Ajay Seth receives Chan Zuckerberg grant for Open Source Software
Ajay Seth, assistant professor at the Department of BioMechanical Engineering, has received a grant of US $190,000 from the Chan Zuckerberg Initiative (CZI) for his research on the development of Essential Open Source Software for Science. Ajay Seth is receiving the grant specifically for his ‘OpenSIM’ project, an open source biomechanics simulator to study movement to improve the usability, computational performance, maintenance and outreach of the OpenSim open source software, and to support the education and training of its users around the world.
Ajay Seth: "I am very grateful and super-excited to have received a CZI EOSS award to develop user-centric tools to build biomechanical models and to speedup simulations for a growing OpenSim community. Our goal is to enable a broader audience from comparative and evolutionary biologists, studying form and function in animal locomotion, to neuroscience and AI researchers, exploring the control of movement, to exploit OpenSim in their work."
OpenSim is an open source biomechanical simulator that models the mechanics of articulating bones and contractile muscles to generate physics-based simulations of movement. OpenSim has a growing community of biomechanists, rehabilitation roboticists, comparative biologists, neuroscientists and computer scientists, now totalling over 12,000 users. From user surveys, Ajay Seth identified two barriers to the broader adoption of OpenSim: 1) usability challenges to build models and to analyse simulations, and 2) computational performance, particularly for developing controllers via machine learning and training deep neural-networks. OpenSim’s modelling operations and analysis algorithms are accessible primarily through its application programming interface. To increase impact, Seth proposes to unleash the potential of OpenSim on a broader user community by enabling graphical model building and analysis creation.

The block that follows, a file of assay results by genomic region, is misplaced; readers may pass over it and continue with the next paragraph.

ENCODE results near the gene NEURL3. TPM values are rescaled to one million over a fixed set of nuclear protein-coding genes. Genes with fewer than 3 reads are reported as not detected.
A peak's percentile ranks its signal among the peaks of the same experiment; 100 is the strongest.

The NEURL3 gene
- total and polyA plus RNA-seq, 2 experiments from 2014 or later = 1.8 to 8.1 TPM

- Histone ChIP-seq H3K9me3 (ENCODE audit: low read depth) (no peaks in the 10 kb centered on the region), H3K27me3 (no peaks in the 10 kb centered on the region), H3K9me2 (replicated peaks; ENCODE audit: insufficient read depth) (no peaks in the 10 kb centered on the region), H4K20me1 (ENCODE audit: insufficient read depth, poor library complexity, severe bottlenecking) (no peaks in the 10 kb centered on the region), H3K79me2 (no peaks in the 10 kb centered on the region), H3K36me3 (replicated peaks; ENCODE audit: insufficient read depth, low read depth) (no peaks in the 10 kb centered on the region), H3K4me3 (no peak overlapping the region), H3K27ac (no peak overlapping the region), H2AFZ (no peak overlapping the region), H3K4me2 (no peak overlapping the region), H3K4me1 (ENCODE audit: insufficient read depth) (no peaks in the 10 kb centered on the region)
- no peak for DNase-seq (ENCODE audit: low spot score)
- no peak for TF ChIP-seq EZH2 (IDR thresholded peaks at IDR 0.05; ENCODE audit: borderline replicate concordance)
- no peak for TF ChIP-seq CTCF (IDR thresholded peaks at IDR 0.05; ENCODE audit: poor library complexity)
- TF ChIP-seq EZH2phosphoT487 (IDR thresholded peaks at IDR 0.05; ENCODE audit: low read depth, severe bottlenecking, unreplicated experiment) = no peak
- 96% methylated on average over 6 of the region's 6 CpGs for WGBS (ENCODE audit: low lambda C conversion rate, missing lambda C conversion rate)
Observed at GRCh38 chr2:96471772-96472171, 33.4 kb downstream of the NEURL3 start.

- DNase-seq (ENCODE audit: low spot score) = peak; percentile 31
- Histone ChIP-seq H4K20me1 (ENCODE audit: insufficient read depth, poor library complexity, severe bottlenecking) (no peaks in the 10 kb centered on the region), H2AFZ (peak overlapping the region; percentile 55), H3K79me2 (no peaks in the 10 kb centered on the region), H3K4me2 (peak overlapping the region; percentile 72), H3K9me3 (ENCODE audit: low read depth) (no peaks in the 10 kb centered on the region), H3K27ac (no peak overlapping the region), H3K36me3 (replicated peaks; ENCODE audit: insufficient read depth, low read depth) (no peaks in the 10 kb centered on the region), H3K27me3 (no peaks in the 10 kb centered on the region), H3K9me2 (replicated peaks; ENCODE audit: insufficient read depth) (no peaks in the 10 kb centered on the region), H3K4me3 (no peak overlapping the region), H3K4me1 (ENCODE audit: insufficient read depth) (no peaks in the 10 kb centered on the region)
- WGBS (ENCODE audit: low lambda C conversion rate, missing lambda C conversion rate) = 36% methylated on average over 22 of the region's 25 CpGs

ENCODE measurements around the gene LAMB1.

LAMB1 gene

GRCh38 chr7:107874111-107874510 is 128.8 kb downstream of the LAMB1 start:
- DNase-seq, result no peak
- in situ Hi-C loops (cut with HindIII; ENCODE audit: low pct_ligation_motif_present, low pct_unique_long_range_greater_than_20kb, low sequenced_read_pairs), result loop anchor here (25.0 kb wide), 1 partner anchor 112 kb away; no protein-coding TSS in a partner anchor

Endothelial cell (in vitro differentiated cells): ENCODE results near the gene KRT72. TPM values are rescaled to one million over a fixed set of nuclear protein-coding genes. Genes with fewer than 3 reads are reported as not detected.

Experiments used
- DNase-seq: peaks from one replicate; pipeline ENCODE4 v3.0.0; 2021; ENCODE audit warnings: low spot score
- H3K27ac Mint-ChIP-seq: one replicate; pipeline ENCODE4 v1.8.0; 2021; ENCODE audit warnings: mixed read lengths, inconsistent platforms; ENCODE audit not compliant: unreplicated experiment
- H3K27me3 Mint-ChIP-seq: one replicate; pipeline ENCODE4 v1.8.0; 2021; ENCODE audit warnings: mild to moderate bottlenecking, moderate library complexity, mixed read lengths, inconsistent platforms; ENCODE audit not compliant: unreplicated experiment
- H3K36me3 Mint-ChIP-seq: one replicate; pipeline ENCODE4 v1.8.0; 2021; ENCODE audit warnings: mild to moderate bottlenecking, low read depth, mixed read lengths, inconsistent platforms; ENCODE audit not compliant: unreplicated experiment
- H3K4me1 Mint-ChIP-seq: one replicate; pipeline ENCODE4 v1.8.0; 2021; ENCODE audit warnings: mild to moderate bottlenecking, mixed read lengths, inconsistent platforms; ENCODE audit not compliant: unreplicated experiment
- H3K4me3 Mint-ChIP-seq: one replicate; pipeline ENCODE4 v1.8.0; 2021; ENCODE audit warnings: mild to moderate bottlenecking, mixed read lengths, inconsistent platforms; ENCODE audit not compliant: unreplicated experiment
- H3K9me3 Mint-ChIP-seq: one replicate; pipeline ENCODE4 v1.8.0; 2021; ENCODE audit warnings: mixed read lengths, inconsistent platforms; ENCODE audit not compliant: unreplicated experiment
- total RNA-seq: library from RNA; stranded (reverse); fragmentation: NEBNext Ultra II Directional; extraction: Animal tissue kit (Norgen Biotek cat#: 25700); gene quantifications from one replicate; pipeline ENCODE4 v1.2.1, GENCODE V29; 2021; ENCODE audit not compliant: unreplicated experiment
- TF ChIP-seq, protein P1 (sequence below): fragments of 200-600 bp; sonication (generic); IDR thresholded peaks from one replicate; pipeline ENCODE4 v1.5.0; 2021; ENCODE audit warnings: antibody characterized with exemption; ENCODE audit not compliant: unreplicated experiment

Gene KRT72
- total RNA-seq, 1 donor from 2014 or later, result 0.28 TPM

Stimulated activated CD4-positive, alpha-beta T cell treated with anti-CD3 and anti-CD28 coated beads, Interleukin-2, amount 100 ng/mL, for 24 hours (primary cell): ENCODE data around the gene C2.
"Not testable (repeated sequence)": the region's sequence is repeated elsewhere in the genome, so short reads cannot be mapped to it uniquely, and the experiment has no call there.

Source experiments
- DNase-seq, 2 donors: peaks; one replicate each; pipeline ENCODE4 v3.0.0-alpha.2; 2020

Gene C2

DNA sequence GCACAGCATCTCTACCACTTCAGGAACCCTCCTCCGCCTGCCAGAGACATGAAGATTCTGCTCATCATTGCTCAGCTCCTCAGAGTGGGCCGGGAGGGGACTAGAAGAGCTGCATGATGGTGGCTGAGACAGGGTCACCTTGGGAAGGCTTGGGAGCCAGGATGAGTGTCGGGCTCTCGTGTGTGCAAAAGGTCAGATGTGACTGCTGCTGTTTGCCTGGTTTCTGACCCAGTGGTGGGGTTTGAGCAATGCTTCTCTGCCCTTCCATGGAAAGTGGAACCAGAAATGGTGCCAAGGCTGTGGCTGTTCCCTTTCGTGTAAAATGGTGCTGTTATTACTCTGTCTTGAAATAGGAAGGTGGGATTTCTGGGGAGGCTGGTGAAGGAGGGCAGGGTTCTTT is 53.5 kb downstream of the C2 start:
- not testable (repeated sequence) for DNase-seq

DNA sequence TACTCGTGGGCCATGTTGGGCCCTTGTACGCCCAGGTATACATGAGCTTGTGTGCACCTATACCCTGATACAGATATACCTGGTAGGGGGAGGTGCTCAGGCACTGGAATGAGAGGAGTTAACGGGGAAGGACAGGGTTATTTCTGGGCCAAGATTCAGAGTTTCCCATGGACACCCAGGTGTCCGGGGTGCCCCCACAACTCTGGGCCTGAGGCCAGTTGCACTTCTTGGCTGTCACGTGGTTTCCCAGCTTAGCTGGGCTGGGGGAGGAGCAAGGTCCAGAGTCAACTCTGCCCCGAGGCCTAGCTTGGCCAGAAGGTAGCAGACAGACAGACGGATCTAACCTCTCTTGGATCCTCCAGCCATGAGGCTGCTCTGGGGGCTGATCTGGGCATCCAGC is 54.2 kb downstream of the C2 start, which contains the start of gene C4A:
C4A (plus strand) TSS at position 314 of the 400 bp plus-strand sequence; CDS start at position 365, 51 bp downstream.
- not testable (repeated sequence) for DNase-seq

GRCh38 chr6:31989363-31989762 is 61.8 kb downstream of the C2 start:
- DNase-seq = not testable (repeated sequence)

The Chan Zuckerberg Initiative is philanthropic organization that believes open source software is crucial for modern scientific research in order to promote reproducibility and transparency. CZI’s Essential Open Source Software for Science Program supports the maintenance, growth, development and community engagement for Open Source tools critical to science. Read more about the Essential Open Source Software for Science program.